This event has already been great for Pittsburgh.  We, as a city look awesome in everything from the advertisements to HBO’s series "24/7".  Pittsburgh likens itself to a progressive and “greening” city committed to livability and sustainability.  That image doesn’t really jive with a transportation authority who, from all appearances, is not concerned with providing quality transportation alternatives to driving for arguably the biggest sporting event in Pittsburgh this year. 

It seems that to the Port Authority, it’s just another weekend holiday on an un-remarkable winter day.  

Monday, December 20, 2010

AVR Commuter Rail Operations Part 3


The end is in sight! 
This final portion of my series on the proposed AVR Commuter line will cover equipment.  It’s been decided, for better or worse, that the AVR’s plan will not use an FRA-compliant heavy DMU, ala US Railcar.  Instead they will use a light DMU.  There are plenty on the market in Europe, and there are several operating examples in the United States

I’ve quoted the RiverLine a lot and they use a version of Stadler “GTW” line of vehicle.  This line is also used by Capital Metro in Austin, TX, and is the proposed vehicle for a new start up service in Denton County Texas

Other manufacturers with a foothold in North America include Siemens Mobility, whose Desiro design is used by Southern California’s Sprinter service and Bombardier whose Talent vehicle was chosen for Ottawa’s “O-Train”.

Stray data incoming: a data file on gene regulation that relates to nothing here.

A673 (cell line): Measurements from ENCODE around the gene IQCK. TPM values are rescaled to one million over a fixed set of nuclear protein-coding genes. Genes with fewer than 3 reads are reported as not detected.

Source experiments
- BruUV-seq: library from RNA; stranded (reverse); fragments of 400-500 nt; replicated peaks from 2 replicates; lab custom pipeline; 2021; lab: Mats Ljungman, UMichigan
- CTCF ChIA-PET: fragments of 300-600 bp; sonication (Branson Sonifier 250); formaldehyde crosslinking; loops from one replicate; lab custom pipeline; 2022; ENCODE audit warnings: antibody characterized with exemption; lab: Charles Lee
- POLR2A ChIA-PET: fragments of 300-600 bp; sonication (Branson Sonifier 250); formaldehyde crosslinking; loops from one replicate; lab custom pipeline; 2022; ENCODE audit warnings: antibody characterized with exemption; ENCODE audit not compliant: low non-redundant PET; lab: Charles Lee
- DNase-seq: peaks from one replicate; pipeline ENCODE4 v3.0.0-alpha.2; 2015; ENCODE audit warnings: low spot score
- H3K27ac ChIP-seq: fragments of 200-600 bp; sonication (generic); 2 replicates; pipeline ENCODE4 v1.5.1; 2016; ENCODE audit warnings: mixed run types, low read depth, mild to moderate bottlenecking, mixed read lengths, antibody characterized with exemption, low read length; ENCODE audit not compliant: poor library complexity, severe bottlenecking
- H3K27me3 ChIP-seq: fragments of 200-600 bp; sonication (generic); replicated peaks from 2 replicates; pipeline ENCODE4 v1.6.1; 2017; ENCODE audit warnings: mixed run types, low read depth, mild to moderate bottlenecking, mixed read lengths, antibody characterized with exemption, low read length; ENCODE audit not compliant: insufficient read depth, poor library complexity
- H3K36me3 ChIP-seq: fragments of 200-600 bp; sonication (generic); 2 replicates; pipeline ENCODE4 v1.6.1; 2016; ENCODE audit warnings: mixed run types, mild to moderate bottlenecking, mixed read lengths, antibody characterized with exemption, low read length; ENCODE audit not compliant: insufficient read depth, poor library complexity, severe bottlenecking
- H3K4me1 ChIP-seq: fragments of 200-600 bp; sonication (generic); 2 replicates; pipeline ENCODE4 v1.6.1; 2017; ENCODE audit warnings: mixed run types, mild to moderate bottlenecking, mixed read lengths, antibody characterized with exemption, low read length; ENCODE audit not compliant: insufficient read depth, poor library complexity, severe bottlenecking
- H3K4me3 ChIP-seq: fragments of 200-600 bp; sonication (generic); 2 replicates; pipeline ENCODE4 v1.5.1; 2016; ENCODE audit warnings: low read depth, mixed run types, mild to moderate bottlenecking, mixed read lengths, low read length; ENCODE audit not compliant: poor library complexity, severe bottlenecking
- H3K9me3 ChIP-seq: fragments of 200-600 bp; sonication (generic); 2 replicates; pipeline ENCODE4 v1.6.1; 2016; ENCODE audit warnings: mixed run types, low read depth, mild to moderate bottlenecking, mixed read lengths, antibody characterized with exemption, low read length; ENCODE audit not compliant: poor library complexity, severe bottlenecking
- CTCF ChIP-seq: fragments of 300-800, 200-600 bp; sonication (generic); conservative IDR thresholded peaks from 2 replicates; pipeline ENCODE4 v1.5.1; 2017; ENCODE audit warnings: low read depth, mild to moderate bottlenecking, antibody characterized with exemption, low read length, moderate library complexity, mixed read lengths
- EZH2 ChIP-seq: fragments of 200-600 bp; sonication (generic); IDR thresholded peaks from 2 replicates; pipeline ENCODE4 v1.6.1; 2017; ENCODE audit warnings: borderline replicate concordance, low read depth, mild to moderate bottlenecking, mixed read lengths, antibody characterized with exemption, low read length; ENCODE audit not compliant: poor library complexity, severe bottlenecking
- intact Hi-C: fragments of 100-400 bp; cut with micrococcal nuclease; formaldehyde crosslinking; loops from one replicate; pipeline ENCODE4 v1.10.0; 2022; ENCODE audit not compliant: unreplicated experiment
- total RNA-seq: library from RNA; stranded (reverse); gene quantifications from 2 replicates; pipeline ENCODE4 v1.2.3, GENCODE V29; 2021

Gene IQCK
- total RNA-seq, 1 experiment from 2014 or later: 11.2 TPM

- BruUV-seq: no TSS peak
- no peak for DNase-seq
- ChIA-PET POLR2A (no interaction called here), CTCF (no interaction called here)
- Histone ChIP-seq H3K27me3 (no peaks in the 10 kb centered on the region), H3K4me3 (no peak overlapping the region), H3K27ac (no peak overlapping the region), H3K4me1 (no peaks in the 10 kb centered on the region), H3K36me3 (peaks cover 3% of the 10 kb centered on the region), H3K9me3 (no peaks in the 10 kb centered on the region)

To be honest, that’s about the extent of the information.  Plenty of company propaganda, but little other information.  I’m not privy, of course, to pricing and what types of options the AVR would include, but if they’re married to a light DMU, then there are at least a number of options to choose from.  

Wednesday, December 15, 2010

By The Skin of their Teeth…

Whew….I can take a breath for now at least.  Funding is by no means secure for the future, but things look good today.

Here’s to the small victories. 

Very emblematic of the struggle within the state for transportation funding.  The groups that seemingly had little stake in the funding crisis voted “NO” overwhelmingly.  Those in Allegheny County and in areas that had the most to lose voted overwhelmingly “YES”.   It’s more of the classic “My taxes should only go to pay for my roads.  Screw everyone else.”

It’s sad to see that such parochialism exists even within the council.  I’m sure everyone believes they are voting in the best interest of the region (or at least that’s what the point of the SPC is).  However, there are clearly divergent views on what’s important. 

I for one don’t understand how you can let the largest population density in the region (and the economic production that goes along with that) to flounder without proper transportation assets and expect it not to affect more than just Allegheny County.  Washington County realized that, I can’t believe that some of our other neighbors (namely Westmoreland, Butler and Beaver Counties) could not, or chose not to recognize that fact.    

Tuesday, December 7, 2010

Nothing Set in Stone

First things first.  Don’t call it a bailout (that goes for you too PG).  That insinuates the Port Authority immediately screwed something up*.  The Port Authority didn’t say; “Hey, let’s throw away our state funding on hookers and blow!”  The state promised dedicated funding for public transportation.  Their plan was arguably a stupid idea and they had no plan B when it didn’t work.  Now they can’t balance the budget while providing a sustainable transit funding source.  The blame for this immediate crisis lies with the state.